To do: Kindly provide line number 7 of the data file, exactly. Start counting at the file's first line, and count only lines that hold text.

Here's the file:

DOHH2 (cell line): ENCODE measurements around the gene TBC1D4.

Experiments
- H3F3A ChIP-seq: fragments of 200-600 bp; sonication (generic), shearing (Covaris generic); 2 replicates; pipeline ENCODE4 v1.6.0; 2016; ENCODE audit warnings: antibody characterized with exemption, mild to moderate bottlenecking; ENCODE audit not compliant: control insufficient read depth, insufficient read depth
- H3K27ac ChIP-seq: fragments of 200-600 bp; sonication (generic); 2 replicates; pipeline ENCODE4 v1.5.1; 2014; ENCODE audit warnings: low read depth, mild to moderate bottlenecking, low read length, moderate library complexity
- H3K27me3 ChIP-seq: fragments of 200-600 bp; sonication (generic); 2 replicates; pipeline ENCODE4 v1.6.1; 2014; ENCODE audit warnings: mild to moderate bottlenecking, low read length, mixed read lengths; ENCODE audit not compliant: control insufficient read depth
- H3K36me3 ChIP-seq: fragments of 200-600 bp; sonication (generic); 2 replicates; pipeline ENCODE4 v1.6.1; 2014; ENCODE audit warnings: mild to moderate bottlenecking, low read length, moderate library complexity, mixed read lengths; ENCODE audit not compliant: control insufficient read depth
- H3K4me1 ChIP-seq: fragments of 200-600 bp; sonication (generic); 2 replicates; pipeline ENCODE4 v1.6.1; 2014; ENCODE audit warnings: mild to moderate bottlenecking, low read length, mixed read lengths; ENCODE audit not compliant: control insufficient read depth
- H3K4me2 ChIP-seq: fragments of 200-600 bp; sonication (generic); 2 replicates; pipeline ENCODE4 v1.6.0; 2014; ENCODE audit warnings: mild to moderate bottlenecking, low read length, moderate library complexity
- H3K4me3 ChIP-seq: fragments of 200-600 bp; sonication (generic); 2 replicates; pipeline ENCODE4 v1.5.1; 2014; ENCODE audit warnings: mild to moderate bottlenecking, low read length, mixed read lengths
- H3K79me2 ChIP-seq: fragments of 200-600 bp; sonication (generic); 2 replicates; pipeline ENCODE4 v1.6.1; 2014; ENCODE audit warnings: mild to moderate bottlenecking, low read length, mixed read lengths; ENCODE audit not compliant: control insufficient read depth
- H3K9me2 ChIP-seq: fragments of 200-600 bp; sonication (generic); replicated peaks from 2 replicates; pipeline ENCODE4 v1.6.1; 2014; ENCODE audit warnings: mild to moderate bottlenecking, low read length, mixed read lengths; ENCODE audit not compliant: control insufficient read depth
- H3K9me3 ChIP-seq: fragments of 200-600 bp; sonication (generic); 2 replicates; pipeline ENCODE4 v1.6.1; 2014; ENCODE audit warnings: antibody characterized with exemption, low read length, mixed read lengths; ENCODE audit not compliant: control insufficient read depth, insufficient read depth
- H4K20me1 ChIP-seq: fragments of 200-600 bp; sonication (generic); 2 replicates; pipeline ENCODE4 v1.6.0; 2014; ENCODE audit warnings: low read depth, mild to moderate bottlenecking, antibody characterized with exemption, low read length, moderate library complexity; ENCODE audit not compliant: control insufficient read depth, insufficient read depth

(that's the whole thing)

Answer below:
- H3K4me1 ChIP-seq: fragments of 200-600 bp; sonication (generic); 2 replicates; pipeline ENCODE4 v1.6.1; 2014; ENCODE audit warnings: mild to moderate bottlenecking, low read length, mixed read lengths; ENCODE audit not compliant: control insufficient read depth